There is no room in full-sized classrooms for lagging students. There are test scores to be raised and how dare this child defy this? It would be better for them to shut up and do the best they can than actually question the system. Oh, but they do question with bravery and repetition to make their case heard while the adults look at them, trying to fix them with drugs, excessive homework and tutoring after a long day at school, and frownie faces on a chart, to then plop a label on as fast as they can.
When parents ask me how I work with children who are or have (fill in the blank) I tell them the same way I work with all the other children. One lesson at a time, being present with who they are, taking things step by step. There is no one over me telling me that by six years, four months, and three days a child should know all the notes on the staff or play at a certain level. Yet, we tell our children they are ahead or behind, when really, they are where they are and it could change at any minute. Everyone has an area of attention surplus and an equal area of attention deficiency. If someone is not interested in learning piano, it doesn’t matter what I do, it just ain’t happening. The exceptions are the overly compliant children who hate it but know that must learn it anyway or face the consequences. Isn’t that a fun way to teach? NOT!
Are you investing your time and energy in a depreciating education? Throw out the test scores and take a honest look at your child. How is his heart? How is his confidence? What needs supporting and what needs challenging?
A new young student was very low in confidence and struggled with reading music. To build his confidence and showcase his natural abilities, we learned songs by rote that he enjoyed. It turns out he is a very spirited player and over a few months, lost his anxiety around making mistakes and began to see himself as a true player. The next semester, we focused in on reading. These were tough lessons, requiring lots of concentration and focus, as reading music doesn’t come easily to him. The good news is he stayed the course because of the “heart” work we did the semester before. It was apparent that until his confidence and belief in his own skills were proven to him, he would take intense study on the weak areas as too much challenge and shut down. I am grateful the parent understood what I was doing and had patience. It can be difficult not to jump the gun, request the teacher hurry it along or request testing or rule out learning disorders. I’m not discounting learning issues that arise, but I am saying that we can’t let our sense of when things should happen dictate our course of action. Our heart works with our brain. We can get so focused on feeding the brain that we neglect the heart.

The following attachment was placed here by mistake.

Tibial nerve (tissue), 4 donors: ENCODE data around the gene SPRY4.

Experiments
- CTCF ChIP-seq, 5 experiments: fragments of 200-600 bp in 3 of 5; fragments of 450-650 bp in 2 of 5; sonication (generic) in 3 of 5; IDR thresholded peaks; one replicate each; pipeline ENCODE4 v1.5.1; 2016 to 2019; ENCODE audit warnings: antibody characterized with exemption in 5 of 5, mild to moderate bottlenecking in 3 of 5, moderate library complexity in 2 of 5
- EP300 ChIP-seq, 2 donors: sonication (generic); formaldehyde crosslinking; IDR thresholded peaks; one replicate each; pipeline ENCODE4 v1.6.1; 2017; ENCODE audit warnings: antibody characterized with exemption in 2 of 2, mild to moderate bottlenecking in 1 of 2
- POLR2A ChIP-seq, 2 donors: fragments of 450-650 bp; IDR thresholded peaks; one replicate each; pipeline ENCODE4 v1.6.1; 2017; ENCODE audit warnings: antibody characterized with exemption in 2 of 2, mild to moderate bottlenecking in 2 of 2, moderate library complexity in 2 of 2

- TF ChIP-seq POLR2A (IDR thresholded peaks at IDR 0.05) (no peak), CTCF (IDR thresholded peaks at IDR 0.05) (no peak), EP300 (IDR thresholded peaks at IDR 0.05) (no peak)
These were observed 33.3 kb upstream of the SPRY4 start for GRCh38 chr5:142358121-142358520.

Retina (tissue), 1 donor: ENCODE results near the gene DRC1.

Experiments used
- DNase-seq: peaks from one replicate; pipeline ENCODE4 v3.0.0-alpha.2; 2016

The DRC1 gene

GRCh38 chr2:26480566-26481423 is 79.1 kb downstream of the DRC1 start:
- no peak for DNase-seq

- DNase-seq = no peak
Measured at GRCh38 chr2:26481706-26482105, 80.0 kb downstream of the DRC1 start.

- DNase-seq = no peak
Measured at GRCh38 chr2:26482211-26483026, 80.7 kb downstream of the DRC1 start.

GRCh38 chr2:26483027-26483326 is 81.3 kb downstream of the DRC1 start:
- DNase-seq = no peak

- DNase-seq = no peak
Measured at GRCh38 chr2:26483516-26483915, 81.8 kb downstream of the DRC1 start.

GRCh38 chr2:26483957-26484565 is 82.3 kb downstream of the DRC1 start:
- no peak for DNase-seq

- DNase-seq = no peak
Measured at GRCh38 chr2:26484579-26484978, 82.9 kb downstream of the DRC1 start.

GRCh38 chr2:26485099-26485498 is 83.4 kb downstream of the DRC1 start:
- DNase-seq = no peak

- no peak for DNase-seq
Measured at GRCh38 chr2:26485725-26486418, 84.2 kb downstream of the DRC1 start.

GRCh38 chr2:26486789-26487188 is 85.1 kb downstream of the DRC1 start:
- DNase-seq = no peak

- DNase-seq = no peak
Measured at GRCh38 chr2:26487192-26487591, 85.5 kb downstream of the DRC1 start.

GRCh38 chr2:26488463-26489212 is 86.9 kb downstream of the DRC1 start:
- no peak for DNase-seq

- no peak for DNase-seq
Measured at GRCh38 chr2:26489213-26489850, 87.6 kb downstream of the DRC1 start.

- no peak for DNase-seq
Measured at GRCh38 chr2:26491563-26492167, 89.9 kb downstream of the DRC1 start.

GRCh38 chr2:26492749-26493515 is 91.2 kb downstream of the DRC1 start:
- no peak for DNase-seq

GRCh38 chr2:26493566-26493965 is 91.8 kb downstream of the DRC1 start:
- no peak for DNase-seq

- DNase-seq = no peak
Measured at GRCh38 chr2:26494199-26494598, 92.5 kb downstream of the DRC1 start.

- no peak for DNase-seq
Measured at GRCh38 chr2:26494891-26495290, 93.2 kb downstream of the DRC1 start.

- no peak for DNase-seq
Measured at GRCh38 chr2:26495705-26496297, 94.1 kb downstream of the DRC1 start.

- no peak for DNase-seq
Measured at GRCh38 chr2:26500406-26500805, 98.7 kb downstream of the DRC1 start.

Let us not invest in depreciating education models. Our children demand more. Stand up for your child in any way you can.
“Children come to us full of the what IS, not what ISN’T.” – Dr. Shefail Tsabary, The Conscious Parent